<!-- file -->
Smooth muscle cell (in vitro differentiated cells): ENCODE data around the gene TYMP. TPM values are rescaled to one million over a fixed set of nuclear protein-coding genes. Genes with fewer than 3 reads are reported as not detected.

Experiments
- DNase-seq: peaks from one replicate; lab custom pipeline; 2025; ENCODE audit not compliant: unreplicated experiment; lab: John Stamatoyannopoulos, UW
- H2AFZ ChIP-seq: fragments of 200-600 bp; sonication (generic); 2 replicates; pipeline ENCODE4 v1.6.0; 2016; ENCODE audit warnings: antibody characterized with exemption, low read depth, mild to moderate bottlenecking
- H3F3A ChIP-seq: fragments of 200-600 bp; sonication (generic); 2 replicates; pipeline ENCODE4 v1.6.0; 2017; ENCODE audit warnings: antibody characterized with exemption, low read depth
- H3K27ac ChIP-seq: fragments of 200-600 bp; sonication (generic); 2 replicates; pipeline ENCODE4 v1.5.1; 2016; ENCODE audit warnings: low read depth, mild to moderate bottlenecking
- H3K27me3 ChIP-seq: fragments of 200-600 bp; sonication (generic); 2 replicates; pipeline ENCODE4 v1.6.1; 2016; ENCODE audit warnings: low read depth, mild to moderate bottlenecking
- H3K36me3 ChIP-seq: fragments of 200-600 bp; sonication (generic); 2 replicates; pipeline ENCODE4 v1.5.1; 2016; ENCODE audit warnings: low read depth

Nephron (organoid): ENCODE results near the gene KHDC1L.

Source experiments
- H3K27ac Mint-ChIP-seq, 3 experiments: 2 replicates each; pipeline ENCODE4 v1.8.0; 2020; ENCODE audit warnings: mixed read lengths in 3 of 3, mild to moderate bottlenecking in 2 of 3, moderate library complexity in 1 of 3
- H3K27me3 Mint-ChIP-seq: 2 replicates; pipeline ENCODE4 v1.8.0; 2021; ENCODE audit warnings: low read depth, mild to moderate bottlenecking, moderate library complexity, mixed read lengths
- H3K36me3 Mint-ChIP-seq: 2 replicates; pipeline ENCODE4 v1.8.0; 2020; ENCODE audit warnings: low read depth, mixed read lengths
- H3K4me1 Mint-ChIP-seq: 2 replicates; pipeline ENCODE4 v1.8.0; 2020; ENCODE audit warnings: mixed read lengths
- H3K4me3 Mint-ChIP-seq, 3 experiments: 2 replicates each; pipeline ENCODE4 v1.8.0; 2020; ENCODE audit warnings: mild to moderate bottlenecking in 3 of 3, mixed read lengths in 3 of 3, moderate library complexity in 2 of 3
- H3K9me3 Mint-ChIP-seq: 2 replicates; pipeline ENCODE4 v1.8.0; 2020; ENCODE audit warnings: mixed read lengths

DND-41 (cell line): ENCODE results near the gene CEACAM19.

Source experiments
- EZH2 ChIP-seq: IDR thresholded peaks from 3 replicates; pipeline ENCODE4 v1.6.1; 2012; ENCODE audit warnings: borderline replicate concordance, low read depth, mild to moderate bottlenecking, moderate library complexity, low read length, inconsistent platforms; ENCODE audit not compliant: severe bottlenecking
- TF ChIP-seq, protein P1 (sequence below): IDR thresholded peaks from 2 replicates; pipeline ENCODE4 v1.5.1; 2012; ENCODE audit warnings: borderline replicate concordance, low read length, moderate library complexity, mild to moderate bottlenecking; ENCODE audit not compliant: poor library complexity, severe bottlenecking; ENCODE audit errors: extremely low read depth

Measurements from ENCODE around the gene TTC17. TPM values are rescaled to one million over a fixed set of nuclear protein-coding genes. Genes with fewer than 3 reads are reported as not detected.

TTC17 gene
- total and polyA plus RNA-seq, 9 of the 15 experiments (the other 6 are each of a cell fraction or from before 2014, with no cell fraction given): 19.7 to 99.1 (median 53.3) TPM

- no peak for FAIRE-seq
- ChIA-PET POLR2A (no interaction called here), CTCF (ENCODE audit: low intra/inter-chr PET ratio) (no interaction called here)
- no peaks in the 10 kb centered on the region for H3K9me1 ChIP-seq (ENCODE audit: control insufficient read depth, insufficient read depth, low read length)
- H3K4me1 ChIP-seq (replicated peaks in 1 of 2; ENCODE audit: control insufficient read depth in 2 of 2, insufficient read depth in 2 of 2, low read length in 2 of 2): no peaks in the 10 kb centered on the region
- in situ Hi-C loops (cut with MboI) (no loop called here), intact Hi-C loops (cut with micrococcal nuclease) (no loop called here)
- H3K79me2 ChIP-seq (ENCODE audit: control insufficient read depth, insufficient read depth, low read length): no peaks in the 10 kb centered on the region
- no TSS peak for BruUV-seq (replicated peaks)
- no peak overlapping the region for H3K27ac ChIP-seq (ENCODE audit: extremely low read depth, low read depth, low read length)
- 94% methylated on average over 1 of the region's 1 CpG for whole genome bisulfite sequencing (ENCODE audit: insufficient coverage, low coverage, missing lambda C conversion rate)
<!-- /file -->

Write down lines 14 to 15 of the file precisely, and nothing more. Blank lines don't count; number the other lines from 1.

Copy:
- H3K4me1 Mint-ChIP-seq: 2 replicates; pipeline ENCODE4 v1.8.0; 2020; ENCODE audit warnings: mixed read lengths
- H3K4me3 Mint-ChIP-seq, 3 experiments: 2 replicates each; pipeline ENCODE4 v1.8.0; 2020; ENCODE audit warnings: mild to moderate bottlenecking in 3 of 3, mixed read lengths in 3 of 3, moderate library complexity in 2 of 3